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10 year old grandson wants to learn to crochet

(27 Posts)
Fairycakes Sat 10-Feb-24 17:31:02

I asked my three youngest grandchildren if they wanted to learn to crochet. I thought my granddaughter might be interested but it was the youngest grandson who showed an interest. He said some of the children in his class at school know how to crochet. He used to make bracelets and is very artistic, so I shouldn't be surprised 😁. My brother had a go at learning crochet when we were children and he was so much better than me. And even hubby learnt to knit as a child, so GS is in good company 😜

Has anyone got any tips on teaching children to crochet.

BlueBelle Sat 10-Feb-24 17:42:04

Good for him we have a very nice little yarn shop near me owned by a man and he gives knitting and crochet classes as well

Fairycakes Sat 10-Feb-24 18:39:03

I don't know about crochet but I gather that knitting used to be done by men and not women, back in the day. Apparently, chain mail used to be knitted.

Primrose53 Sat 10-Feb-24 18:56:44

I am sure there are sites for kids learning to crochet but if not try Bella Coco. My adult niece taught herself to crochet during lockdown using BC and was soon making lovely stuff.

grandtanteJE65 Sat 10-Feb-24 19:07:33

No, real chain mail is forged and riveted - the stage version may very well be knitted!

In my Scottish childhood elderly seamen could knit stockings, as they were often at sea for so long at a time that their stockings wore out and had to be replaced.

A lot of shepherds could and did knit too, but women have always knitted.

In some parts of Denmark, up until the late 19th century, buyers went from farm to farm buying up hand-knitted stockings. In these areas both boys and girls were taught to knit at an early age, as the stockings provided a welcome addition to poorer families' income, as the wool was spun in the home and came from the sheep kept by the family.

When the clothing trade became fully industrilized, usually only girls were taught to knit, until the 1970s, when schools no longer divided subjects up in girls' lessons and boys' lessons, so girls could learn carpentry, and boys to knit and sew.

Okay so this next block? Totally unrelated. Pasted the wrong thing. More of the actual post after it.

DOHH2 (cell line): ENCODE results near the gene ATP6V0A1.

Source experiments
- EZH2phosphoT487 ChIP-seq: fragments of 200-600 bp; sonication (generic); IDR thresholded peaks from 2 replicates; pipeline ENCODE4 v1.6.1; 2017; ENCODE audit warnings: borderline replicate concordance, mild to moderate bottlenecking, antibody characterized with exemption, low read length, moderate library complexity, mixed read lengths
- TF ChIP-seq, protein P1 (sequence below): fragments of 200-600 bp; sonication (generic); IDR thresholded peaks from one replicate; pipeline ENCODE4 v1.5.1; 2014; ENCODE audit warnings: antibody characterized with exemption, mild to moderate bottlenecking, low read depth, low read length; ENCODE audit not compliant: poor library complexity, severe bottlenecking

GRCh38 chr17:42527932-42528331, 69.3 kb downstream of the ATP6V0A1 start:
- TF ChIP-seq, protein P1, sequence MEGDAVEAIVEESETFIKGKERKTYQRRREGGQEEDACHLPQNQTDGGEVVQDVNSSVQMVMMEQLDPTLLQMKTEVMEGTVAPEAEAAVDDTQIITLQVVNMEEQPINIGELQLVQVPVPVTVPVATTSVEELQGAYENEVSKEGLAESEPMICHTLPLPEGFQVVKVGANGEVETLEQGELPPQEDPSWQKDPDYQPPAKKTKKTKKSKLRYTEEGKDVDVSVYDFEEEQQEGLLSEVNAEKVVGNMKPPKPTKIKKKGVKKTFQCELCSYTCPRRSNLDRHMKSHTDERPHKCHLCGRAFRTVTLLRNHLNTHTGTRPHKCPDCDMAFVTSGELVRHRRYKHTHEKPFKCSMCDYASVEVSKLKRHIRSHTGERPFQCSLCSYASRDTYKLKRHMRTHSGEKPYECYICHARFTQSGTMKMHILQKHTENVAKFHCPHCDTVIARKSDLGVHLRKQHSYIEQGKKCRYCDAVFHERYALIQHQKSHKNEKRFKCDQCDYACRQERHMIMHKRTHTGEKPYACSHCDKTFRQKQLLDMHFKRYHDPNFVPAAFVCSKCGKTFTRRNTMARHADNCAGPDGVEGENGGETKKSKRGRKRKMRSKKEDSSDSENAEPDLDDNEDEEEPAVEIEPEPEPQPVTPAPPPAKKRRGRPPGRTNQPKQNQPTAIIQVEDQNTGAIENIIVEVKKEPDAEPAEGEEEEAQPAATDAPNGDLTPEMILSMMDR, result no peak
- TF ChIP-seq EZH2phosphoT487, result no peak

Primrose53 Sat 10-Feb-24 19:09:19

Fairycakes Sat 10-Feb-24 20:21:50

Thank you, grandtante that's really fascinating. You've peaked my interest. I'll have to look into the history of knitting 🤔

Fairycakes Sat 10-Feb-24 20:23:09

Thank you for the link, Primrose. I'll certainly check it out 👍

grannyactivist Sat 10-Feb-24 21:36:45

My youngest son knits and crochets the most amazing things - and he started at about eight years old.

Here’s a full size zebra head he crocheted some years back.

Primrose53 Sat 10-Feb-24 21:41:11


My youngest son knits and crochets the most amazing things - and he started at about eight years old.

Here’s a full size zebra head he crocheted some years back.


Has he seen Shauna Richardson’s crochet. I went to an exhibition and her work is awesome.

MiniMoon Sat 10-Feb-24 21:42:47

I've just started teaching DGS3 to crochet. He's 11 and didn't know how to make a slip knot. He practiced, and then I taught him to make a chain and a row of double/single crochet. He did quite well and wants to learn more next time he visits.

Fairycakes Sat 10-Feb-24 23:42:52